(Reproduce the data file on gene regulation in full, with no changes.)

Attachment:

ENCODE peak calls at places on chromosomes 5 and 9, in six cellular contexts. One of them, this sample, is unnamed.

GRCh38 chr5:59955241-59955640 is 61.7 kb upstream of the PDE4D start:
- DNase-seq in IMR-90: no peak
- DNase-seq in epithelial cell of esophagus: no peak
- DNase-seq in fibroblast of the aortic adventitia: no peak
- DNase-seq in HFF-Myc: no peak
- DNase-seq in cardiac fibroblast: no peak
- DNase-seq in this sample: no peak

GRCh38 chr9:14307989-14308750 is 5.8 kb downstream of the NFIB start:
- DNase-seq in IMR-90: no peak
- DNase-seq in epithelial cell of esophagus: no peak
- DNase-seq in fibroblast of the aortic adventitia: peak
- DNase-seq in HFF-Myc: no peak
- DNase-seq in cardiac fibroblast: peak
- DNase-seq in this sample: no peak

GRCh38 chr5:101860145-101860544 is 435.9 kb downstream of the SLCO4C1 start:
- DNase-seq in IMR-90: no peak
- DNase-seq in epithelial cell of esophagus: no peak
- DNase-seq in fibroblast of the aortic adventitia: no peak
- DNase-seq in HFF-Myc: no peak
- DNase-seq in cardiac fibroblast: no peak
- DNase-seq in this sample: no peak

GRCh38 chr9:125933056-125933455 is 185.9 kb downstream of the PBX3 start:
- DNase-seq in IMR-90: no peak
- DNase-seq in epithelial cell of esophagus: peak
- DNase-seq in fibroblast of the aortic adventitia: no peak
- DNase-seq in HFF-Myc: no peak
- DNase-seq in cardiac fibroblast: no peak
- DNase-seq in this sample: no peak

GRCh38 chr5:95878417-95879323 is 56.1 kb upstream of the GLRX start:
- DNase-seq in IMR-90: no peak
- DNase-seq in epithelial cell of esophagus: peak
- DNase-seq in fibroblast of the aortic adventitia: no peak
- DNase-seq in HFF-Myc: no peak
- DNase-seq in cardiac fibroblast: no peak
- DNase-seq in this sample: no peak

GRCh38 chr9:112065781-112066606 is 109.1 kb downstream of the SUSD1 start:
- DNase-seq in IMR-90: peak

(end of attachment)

ENCODE peak calls at places on chromosomes 5 and 9, in six cellular contexts. One of them, this sample, is unnamed.

GRCh38 chr5:59955241-59955640 is 61.7 kb upstream of the PDE4D start:
- DNase-seq in IMR-90: no peak
- DNase-seq in epithelial cell of esophagus: no peak
- DNase-seq in fibroblast of the aortic adventitia: no peak
- DNase-seq in HFF-Myc: no peak
- DNase-seq in cardiac fibroblast: no peak
- DNase-seq in this sample: no peak

GRCh38 chr9:14307989-14308750 is 5.8 kb downstream of the NFIB start:
- DNase-seq in IMR-90: no peak
- DNase-seq in epithelial cell of esophagus: no peak
- DNase-seq in fibroblast of the aortic adventitia: peak
- DNase-seq in HFF-Myc: no peak
- DNase-seq in cardiac fibroblast: peak
- DNase-seq in this sample: no peak

GRCh38 chr5:101860145-101860544 is 435.9 kb downstream of the SLCO4C1 start:
- DNase-seq in IMR-90: no peak
- DNase-seq in epithelial cell of esophagus: no peak
- DNase-seq in fibroblast of the aortic adventitia: no peak
- DNase-seq in HFF-Myc: no peak
- DNase-seq in cardiac fibroblast: no peak
- DNase-seq in this sample: no peak

GRCh38 chr9:125933056-125933455 is 185.9 kb downstream of the PBX3 start:
- DNase-seq in IMR-90: no peak
- DNase-seq in epithelial cell of esophagus: peak
- DNase-seq in fibroblast of the aortic adventitia: no peak
- DNase-seq in HFF-Myc: no peak
- DNase-seq in cardiac fibroblast: no peak
- DNase-seq in this sample: no peak

GRCh38 chr5:95878417-95879323 is 56.1 kb upstream of the GLRX start:
- DNase-seq in IMR-90: no peak
- DNase-seq in epithelial cell of esophagus: peak
- DNase-seq in fibroblast of the aortic adventitia: no peak
- DNase-seq in HFF-Myc: no peak
- DNase-seq in cardiac fibroblast: no peak
- DNase-seq in this sample: no peak

GRCh38 chr9:112065781-112066606 is 109.1 kb downstream of the SUSD1 start:
- DNase-seq in IMR-90: peak